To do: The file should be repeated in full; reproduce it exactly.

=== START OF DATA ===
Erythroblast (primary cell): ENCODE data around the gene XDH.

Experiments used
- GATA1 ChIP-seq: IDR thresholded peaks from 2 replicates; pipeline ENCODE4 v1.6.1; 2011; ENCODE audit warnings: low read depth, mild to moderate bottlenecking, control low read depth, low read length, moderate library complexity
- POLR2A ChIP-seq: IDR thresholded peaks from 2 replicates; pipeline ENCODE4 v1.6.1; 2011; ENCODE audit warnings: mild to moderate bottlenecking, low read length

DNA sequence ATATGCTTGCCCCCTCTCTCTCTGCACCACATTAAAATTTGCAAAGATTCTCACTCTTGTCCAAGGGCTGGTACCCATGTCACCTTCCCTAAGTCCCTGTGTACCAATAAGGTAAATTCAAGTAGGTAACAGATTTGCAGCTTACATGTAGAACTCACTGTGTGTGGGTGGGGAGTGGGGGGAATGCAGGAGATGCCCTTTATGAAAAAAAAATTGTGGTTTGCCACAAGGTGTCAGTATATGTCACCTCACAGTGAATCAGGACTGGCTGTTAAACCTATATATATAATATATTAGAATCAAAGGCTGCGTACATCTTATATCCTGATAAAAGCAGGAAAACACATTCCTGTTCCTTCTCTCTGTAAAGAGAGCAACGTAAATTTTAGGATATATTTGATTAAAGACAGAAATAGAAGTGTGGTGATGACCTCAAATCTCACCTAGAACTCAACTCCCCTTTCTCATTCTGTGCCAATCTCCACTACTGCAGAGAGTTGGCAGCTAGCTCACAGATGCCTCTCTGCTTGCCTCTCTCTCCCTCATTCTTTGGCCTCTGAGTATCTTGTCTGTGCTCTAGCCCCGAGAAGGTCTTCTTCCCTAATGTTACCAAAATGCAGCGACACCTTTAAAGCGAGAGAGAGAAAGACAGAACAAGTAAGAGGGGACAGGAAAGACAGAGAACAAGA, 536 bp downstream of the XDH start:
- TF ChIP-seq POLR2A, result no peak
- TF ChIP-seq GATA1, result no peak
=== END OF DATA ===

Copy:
Erythroblast (primary cell): ENCODE data around the gene XDH.

Experiments used
- GATA1 ChIP-seq: IDR thresholded peaks from 2 replicates; pipeline ENCODE4 v1.6.1; 2011; ENCODE audit warnings: low read depth, mild to moderate bottlenecking, control low read depth, low read length, moderate library complexity
- POLR2A ChIP-seq: IDR thresholded peaks from 2 replicates; pipeline ENCODE4 v1.6.1; 2011; ENCODE audit warnings: mild to moderate bottlenecking, low read length

DNA sequence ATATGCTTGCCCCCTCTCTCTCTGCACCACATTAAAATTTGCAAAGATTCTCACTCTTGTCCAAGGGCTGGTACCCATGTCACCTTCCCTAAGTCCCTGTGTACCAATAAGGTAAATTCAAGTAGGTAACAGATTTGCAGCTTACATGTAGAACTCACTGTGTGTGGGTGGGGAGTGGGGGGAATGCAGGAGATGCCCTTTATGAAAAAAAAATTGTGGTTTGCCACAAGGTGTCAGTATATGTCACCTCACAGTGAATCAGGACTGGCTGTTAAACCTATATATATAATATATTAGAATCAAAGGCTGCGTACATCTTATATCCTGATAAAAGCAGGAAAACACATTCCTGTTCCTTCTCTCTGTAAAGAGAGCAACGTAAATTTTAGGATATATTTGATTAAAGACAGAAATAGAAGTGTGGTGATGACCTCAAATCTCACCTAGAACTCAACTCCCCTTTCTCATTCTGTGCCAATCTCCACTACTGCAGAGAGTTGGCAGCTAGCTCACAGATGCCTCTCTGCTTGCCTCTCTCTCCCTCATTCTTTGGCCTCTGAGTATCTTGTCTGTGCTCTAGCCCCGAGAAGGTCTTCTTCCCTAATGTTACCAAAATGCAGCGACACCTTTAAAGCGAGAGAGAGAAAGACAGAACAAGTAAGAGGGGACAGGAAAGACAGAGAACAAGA, 536 bp downstream of the XDH start:
- TF ChIP-seq POLR2A, result no peak
- TF ChIP-seq GATA1, result no peak